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Broadband over 'wet string' tested for fun



 
 
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  #11  
Old December 18th 17, 05:21 PM posted to uk.telecom.broadband
Mark[_7_]
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Posts: 159
Default Broadband over 'wet string' tested for fun

On Sun, 17 Dec 2017 14:18:39 +0000, Davey
wrote:

On Sun, 17 Dec 2017 13:09:56 +0000
Graham J wrote:

AnthonyL wrote:

[snip]


There we are - on the way to designing the ultimate delivery system
and clear the streets of of all that furniture.

Just need now to deliver spam to the sewage system for recycling.



More seriously - and talking of sewage - our village is suffering
major road works while the water company installs a new public sewer.

The procedure is to cut a deep trench from 3 metres deep down to 5
metres deep and to lay the pipe at the bottom. The chaos and
inconvenience is significant.

Surely it must be possible to use some sort of tunnelling machine for
this work - and surely such a machine should reduce the cost of the
work quite significantly?

So why do they use such an old-fashioned technique?


See or listen to: "The Gasman Cometh" by Flanders and Swann.

https://www.youtube.com/watch?v=zyeMFSzPgGc


Classic.

--
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  #12  
Old December 18th 17, 07:06 PM posted to uk.telecom.broadband
Bob Eager[_5_]
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Posts: 96
Default Broadband over 'wet string' tested for fun

On Mon, 18 Dec 2017 16:17:35 +0000, Mark wrote:

On Fri, 15 Dec 2017 12:51:08 +0000, Graham J wrote:

AnthonyL wrote:
On 15 Dec 2017 03:04:25 GMT, 7 wrote:

Java Jive wrote:

http://www.bbc.co.uk/news/technology-42338067

And they got a better speed over 2m than I get via copper over 6
miles.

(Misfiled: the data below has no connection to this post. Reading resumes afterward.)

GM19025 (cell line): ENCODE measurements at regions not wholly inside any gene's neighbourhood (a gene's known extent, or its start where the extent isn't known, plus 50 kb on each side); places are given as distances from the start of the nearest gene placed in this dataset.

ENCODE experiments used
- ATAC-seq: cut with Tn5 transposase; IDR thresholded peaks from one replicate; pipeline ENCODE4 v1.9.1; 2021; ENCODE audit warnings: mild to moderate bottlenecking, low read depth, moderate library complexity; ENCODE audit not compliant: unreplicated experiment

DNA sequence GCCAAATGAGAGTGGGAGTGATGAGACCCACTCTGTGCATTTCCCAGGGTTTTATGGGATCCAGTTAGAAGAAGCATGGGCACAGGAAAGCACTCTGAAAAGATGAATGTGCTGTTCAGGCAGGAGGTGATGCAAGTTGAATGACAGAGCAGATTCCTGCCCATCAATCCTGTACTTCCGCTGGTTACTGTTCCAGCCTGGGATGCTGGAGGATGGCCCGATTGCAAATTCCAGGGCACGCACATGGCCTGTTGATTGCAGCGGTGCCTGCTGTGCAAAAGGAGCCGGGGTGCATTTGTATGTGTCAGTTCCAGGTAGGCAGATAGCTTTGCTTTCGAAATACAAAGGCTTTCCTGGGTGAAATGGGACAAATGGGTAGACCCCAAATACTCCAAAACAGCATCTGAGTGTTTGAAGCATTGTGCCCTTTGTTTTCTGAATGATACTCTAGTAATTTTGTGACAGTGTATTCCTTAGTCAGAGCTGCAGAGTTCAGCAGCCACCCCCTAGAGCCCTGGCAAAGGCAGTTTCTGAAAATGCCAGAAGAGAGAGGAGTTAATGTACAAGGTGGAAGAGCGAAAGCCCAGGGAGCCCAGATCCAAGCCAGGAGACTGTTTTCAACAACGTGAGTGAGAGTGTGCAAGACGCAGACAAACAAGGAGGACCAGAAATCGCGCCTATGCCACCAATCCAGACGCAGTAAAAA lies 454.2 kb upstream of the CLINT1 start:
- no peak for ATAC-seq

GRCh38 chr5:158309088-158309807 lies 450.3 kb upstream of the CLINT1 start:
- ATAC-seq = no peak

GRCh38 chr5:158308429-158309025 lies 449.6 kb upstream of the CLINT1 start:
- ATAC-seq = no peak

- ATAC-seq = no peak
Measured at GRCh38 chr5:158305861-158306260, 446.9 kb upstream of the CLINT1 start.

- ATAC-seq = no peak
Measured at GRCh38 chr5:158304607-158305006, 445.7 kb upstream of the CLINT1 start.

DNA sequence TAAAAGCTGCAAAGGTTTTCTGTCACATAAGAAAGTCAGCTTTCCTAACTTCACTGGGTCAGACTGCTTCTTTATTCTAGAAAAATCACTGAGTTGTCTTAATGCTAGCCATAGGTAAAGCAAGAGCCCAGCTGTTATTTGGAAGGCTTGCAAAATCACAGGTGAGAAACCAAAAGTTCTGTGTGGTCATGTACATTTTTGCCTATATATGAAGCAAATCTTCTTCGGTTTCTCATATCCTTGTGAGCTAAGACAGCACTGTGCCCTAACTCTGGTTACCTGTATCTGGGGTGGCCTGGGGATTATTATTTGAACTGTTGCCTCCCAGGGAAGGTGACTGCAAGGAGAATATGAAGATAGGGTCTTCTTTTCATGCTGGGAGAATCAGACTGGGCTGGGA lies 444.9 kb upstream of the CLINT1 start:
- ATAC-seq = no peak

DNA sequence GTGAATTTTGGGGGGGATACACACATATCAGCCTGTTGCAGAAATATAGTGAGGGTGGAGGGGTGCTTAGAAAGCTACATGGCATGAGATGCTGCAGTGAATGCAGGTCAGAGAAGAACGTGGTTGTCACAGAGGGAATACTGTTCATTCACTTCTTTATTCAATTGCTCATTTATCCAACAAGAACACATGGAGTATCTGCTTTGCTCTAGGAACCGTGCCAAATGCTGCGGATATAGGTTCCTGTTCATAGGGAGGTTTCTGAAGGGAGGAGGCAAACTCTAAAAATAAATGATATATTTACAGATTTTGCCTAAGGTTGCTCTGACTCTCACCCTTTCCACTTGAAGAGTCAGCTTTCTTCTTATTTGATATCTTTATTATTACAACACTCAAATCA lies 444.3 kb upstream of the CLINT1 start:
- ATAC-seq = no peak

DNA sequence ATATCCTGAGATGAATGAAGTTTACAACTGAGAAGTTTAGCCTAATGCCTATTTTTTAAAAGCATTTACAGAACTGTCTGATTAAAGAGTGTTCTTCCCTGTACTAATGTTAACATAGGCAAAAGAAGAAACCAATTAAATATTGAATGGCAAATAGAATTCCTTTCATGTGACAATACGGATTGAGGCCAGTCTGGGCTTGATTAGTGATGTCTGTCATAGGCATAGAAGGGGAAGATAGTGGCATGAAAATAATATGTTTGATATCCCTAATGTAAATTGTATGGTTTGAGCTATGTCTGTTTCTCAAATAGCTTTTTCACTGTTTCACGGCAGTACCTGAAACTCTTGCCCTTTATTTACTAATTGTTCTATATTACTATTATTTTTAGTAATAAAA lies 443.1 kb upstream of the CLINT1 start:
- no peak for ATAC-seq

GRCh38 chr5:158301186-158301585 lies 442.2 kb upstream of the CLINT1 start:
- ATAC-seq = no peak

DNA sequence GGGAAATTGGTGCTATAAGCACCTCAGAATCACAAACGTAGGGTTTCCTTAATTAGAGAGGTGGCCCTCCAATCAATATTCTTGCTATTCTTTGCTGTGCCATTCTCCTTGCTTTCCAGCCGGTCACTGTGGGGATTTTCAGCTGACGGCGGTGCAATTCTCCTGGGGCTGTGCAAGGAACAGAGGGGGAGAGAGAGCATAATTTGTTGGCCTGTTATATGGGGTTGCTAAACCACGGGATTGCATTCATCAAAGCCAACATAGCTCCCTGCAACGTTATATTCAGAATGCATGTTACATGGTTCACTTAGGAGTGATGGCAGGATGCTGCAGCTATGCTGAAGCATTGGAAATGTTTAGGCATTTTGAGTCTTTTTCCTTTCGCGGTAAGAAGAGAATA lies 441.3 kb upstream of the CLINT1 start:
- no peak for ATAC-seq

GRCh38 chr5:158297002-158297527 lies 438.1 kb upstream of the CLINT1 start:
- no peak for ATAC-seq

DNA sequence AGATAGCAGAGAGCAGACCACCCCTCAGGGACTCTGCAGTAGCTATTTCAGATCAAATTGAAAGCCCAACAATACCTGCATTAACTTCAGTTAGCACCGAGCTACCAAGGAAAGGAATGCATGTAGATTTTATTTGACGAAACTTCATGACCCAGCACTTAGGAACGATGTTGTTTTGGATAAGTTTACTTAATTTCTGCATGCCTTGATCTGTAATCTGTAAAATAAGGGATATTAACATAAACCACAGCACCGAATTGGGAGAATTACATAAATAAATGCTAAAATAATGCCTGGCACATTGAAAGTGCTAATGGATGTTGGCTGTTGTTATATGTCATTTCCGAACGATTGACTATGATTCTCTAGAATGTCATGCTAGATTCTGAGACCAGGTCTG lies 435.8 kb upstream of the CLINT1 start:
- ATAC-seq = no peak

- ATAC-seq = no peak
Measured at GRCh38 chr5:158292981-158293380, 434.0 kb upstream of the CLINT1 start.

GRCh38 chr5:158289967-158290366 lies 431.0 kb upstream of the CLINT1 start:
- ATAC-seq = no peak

Now you dunnit.

BT (British Telecum), Openroach and Offcum are going to steal your
idea and install wet strings with repeaters every 2 meters to deliver
superior than copper broadband experience and avoid installing fibre.

It will probably drag on for another 15 years of multi-billion pound
government hand outs while they perfect a krone tool master bation
tool equivalent such a wet string blow job machine to cut and measure
said string length +/- 0.001 mm before installing to avoid
unnecessary use of repeaters every 199.999mm for example.

And they are going to try and make sure it can only be operated by
someone wearing shirt and tie.

Anyone wearing sandals would cause the machine to just melt and fuse
into a heap of junk.


All the water companies have to do is add salt and you can have
broadband down your tap.




The electricity company could provide power that way - connect the live
feed to the water supply pipe and the neutral return to the sewer!

For heating and cooking, they could dissolve natural gas in the water,
also.

Little waterproof capsules could carry letter post (rather like the
pneumatic change & receipt systems you see in some large department
stores).


Do they still do this? I don't recall seeing any of these for about 40
years.


Costco were using them until recently. There are other places too.
  #13  
Old December 18th 17, 07:28 PM posted to uk.telecom.broadband
MB[_4_]
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Posts: 146
Default Broadband over 'wet string' tested for fun

On 18/12/2017 16:17, Mark wrote: